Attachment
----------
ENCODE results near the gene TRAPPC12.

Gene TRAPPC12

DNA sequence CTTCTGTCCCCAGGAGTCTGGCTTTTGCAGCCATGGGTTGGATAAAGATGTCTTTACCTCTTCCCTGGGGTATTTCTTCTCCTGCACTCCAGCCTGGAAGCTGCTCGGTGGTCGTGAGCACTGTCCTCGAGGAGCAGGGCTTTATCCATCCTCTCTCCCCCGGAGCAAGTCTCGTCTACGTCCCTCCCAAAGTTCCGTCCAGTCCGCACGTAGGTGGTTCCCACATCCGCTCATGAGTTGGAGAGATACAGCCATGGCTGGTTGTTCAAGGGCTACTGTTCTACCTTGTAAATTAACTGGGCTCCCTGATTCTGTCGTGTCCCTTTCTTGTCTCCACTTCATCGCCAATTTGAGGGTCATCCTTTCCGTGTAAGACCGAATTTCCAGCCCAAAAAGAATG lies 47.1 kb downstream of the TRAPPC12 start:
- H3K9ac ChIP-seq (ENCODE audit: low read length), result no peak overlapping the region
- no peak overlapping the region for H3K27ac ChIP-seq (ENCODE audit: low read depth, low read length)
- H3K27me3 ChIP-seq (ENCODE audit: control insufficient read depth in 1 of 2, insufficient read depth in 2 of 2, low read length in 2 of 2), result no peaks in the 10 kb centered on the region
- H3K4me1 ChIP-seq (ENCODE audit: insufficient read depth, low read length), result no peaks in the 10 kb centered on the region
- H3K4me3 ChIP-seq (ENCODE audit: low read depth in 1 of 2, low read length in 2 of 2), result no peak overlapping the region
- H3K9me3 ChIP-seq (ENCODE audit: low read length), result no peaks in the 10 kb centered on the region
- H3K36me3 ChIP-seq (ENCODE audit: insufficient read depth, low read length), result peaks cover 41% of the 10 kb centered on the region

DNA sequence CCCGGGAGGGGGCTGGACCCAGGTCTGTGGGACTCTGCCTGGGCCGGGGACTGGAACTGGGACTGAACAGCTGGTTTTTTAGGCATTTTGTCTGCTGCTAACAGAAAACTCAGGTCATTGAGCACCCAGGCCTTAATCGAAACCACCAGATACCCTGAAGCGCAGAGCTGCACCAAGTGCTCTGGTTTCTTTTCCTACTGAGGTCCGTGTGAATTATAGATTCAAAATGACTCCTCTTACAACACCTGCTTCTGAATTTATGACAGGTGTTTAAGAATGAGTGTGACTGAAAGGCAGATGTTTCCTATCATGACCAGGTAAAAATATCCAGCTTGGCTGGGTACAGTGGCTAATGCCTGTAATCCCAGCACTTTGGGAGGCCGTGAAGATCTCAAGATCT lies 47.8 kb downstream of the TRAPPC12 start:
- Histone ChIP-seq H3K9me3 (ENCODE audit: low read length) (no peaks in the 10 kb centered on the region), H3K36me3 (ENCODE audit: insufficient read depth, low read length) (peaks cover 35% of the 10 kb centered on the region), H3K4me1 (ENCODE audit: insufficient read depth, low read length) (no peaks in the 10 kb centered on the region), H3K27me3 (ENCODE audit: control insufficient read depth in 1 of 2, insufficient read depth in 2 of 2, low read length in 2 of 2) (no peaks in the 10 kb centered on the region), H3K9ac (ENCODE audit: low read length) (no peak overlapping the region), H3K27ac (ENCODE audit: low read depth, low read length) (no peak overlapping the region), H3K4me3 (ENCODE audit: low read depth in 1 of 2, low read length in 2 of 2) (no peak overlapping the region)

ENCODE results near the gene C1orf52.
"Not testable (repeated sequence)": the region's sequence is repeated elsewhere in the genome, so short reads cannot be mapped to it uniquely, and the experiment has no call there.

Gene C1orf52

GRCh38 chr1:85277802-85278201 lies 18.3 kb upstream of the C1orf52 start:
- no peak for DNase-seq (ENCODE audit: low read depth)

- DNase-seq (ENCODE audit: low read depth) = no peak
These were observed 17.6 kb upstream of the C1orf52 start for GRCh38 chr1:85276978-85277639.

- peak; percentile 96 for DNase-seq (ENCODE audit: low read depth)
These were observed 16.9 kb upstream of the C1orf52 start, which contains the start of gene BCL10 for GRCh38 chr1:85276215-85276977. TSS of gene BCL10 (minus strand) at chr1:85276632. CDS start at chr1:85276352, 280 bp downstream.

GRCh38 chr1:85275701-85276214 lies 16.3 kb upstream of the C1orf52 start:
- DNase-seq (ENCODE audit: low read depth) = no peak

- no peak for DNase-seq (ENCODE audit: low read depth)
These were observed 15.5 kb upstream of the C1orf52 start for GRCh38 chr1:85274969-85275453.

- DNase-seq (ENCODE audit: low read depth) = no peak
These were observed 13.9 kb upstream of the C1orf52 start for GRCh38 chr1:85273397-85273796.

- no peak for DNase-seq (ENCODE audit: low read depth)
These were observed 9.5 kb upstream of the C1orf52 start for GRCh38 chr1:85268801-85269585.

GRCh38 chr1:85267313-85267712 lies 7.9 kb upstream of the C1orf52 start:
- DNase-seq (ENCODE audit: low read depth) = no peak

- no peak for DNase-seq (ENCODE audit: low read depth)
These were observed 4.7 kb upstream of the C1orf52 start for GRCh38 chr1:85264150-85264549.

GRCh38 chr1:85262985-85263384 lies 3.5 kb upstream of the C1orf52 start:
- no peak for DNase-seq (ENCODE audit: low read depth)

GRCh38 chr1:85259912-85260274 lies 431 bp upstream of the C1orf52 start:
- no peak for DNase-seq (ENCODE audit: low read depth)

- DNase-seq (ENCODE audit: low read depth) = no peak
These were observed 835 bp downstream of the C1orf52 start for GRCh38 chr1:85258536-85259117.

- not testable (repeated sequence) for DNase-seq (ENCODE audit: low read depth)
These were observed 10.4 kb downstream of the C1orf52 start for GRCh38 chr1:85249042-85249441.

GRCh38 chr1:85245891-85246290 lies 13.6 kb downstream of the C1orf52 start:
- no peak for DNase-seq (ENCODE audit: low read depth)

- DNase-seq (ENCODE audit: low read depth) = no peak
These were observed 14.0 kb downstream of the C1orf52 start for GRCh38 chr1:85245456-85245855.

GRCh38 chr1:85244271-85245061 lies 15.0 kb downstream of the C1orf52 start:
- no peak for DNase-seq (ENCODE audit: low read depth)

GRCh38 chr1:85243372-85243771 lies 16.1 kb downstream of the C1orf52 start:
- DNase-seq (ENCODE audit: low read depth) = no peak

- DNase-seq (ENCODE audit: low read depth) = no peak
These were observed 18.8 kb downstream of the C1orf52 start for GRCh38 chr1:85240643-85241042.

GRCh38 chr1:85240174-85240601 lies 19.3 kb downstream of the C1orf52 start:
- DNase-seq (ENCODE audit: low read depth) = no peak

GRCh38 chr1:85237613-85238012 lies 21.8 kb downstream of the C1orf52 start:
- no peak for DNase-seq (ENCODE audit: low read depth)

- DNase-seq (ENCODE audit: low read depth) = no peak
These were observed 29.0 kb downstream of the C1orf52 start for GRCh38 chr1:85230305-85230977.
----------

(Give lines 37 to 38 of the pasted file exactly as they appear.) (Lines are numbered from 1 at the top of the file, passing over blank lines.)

- no peak for DNase-seq (ENCODE audit: low read depth)

- DNase-seq (ENCODE audit: low read depth) = no peak